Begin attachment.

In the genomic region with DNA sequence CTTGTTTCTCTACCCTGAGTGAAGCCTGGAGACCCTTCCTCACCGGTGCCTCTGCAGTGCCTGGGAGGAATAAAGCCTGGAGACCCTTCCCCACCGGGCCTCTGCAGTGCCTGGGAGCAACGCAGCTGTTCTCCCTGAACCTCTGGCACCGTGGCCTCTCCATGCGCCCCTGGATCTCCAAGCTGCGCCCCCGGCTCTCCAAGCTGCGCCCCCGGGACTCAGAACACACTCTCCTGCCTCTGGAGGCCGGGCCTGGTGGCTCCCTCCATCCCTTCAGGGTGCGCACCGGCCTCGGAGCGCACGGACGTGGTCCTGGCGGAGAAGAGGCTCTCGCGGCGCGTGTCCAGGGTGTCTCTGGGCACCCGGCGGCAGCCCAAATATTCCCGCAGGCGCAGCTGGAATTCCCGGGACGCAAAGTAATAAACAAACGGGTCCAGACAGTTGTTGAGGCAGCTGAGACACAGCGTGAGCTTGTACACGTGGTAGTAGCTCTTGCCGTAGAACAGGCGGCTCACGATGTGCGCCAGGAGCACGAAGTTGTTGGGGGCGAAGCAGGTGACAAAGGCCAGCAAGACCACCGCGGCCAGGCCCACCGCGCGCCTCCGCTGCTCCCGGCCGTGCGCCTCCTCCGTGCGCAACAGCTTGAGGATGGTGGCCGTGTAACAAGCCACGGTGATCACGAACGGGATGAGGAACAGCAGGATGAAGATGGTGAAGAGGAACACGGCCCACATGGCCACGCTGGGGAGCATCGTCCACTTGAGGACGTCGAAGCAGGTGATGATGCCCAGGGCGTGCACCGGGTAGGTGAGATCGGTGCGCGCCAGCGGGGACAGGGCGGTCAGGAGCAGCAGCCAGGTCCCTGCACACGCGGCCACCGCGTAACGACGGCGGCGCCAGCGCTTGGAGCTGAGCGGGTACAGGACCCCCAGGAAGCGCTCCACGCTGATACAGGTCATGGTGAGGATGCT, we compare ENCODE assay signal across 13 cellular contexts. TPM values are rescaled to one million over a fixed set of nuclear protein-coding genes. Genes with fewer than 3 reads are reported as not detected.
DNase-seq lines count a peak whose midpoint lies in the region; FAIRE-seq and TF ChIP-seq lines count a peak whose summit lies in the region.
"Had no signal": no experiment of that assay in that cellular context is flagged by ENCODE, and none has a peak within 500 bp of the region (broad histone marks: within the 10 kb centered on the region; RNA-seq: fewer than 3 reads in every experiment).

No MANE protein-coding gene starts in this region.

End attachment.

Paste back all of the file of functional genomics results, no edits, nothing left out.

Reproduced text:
In the genomic region with DNA sequence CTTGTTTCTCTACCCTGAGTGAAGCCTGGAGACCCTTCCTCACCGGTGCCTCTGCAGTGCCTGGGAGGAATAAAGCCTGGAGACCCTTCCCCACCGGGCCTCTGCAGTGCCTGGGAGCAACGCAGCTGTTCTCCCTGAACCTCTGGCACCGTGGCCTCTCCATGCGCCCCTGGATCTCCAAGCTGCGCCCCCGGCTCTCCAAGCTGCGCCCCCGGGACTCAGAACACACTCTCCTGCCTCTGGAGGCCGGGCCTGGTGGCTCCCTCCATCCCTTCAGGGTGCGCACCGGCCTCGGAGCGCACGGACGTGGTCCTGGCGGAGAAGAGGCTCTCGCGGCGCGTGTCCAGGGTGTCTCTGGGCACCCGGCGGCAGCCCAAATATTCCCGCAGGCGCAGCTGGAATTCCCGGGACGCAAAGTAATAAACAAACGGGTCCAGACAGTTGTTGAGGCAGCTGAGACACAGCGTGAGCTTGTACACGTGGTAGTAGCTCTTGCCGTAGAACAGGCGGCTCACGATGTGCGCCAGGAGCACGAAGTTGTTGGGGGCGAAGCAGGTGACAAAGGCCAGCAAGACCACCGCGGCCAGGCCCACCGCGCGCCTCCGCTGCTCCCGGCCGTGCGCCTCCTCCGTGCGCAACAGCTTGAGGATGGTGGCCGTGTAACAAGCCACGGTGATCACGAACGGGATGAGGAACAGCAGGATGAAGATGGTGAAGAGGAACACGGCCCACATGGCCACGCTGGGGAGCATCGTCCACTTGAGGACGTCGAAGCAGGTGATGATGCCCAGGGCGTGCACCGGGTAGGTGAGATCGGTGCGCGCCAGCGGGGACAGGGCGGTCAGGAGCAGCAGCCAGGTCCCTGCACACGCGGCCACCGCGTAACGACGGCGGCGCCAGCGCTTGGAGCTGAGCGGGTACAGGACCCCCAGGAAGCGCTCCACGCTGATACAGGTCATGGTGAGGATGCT, we compare ENCODE assay signal across 13 cellular contexts. TPM values are rescaled to one million over a fixed set of nuclear protein-coding genes. Genes with fewer than 3 reads are reported as not detected.
DNase-seq lines count a peak whose midpoint lies in the region; FAIRE-seq and TF ChIP-seq lines count a peak whose summit lies in the region.
"Had no signal": no experiment of that assay in that cellular context is flagged by ENCODE, and none has a peak within 500 bp of the region (broad histone marks: within the 10 kb centered on the region; RNA-seq: fewer than 3 reads in every experiment).

No MANE protein-coding gene starts in this region.